Updated: Nov 15
By Anna “Monty” Montoya
“How’s college?” This is quite possibly the most commonly asked question I’ve received after moving out. Even though this might be a basic question, I almost never have a response to it. Life isn’t bad, but I’ve also never felt so lost. “I’m adjusting” is my reply almost every time. I hate saying that I’m not happy because I’m forever grateful to be where I am and the opportunity to study outside of my hometown.
Life after moving out is truly two separate worlds. Some days are amazing, you know? You get to spend all your time with new friends, completing assignments that truly speak to what you’ve been wanting to study your whole life, and your life is full of freedom. It’s what we always talked about as kids— no curfew, no permission. You have full control of your life. But that’s the fantasized side of moving out. I think it’s crazy how no one talks about the emptiness that comes with moving out. It’s the way I am responsible for everything. Getting a sufficient amount of food a day to keep me energized, waking up and being determined to finish everything I need that day, being financially responsible and all the other adult stuff that I still feel too young to comprehend.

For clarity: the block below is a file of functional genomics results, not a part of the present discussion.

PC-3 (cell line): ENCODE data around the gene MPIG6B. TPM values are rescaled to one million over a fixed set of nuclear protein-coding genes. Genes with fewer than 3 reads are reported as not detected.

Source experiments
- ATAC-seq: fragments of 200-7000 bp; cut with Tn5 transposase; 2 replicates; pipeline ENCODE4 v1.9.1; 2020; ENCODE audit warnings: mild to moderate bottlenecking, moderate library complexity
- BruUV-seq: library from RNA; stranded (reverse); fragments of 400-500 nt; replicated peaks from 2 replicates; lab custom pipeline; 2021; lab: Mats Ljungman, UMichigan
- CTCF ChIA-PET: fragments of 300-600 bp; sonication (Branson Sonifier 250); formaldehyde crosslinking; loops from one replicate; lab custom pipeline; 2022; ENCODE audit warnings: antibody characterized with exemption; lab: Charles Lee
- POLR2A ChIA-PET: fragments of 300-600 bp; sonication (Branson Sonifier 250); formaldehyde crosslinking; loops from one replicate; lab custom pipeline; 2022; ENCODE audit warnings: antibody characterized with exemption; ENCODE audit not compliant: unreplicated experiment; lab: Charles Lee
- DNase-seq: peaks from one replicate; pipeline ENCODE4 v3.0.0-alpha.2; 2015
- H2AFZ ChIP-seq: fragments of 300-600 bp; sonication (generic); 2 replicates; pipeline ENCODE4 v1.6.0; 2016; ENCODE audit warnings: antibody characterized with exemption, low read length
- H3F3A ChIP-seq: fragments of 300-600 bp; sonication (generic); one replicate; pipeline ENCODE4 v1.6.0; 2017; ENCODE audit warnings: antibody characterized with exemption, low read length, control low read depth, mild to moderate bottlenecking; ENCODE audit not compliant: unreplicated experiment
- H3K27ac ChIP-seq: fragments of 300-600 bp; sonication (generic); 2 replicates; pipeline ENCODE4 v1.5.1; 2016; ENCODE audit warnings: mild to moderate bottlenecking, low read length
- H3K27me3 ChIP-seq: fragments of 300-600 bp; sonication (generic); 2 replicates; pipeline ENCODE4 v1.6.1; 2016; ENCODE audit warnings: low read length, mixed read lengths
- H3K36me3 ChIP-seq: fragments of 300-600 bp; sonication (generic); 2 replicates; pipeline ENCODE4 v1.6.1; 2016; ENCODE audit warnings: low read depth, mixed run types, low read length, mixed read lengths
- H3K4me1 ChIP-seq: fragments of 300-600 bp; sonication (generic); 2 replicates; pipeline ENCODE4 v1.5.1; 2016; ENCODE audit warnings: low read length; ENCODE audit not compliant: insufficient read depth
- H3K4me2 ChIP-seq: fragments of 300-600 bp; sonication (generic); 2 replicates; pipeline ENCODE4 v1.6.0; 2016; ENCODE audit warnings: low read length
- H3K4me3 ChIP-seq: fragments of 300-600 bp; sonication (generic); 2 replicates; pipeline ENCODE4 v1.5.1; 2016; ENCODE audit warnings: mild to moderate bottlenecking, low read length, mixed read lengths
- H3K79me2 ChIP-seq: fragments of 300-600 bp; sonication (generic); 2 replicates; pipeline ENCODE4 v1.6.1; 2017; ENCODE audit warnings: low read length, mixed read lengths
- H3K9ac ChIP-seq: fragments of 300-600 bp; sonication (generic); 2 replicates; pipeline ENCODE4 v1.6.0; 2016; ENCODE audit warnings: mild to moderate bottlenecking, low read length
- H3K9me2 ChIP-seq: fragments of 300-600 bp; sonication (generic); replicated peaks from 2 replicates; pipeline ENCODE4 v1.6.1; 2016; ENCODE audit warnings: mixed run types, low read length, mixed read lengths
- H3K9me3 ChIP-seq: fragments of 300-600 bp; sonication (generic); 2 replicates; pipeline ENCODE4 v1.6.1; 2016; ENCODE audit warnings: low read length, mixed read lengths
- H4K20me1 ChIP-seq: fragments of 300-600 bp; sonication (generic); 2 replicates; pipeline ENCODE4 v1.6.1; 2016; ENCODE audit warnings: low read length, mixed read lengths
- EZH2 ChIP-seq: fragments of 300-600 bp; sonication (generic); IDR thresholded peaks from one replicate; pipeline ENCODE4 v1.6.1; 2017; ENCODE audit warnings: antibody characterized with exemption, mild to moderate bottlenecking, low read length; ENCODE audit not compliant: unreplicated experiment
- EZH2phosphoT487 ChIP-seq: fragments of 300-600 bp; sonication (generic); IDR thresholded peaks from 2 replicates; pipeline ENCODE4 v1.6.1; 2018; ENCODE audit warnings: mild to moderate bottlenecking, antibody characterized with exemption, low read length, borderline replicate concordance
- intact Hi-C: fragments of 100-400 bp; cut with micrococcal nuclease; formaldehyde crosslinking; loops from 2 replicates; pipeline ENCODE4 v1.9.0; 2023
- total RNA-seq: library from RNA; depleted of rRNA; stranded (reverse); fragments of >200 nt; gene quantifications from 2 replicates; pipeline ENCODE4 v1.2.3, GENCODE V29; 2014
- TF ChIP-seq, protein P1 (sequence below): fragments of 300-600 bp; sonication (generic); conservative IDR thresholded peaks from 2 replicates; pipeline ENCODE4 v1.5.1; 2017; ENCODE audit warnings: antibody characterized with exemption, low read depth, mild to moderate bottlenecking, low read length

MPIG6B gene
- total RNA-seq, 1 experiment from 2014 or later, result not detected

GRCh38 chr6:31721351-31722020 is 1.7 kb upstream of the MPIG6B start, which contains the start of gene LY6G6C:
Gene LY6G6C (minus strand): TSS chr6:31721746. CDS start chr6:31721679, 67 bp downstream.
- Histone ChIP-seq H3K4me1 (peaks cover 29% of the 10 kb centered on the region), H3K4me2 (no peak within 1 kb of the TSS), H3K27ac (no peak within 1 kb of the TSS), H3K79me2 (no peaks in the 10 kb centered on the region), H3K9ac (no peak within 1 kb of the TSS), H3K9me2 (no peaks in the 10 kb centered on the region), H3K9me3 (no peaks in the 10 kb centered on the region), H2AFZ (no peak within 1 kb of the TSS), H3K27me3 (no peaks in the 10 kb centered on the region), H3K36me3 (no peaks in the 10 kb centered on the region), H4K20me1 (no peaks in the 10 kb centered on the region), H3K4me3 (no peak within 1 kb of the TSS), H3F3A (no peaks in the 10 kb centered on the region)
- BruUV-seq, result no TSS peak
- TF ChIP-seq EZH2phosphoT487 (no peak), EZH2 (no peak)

I think most people can relate when I say that time seems almost fake. I still feel like I’m a junior in high school but my first year of college is nearly over. It has all gone by so fast yet I still feel like I just moved out. I call this phase of moving out an abyss because it’s not super bad or super great, it’s a moment of growth. One in which I learn to become my biggest support system.
I’ve officially understood the feeling of a home. A home isn’t a physical place, it’s a feeling of comfort and safety, surrounded by people full of love. Although my family brings that feeling, my hometown doesn’t feel like home. But neither does my dorm in college. I feel like I am floating in an abyss, looking for that sense of home within the physical places I once knew and the new places I explore.
Life is full of transitions, and this is just one of them. This is home, it’s just going to take time for it to feel like it. It’s the process in which I learn to love all the bad days as much as I love the good ones… and you will too.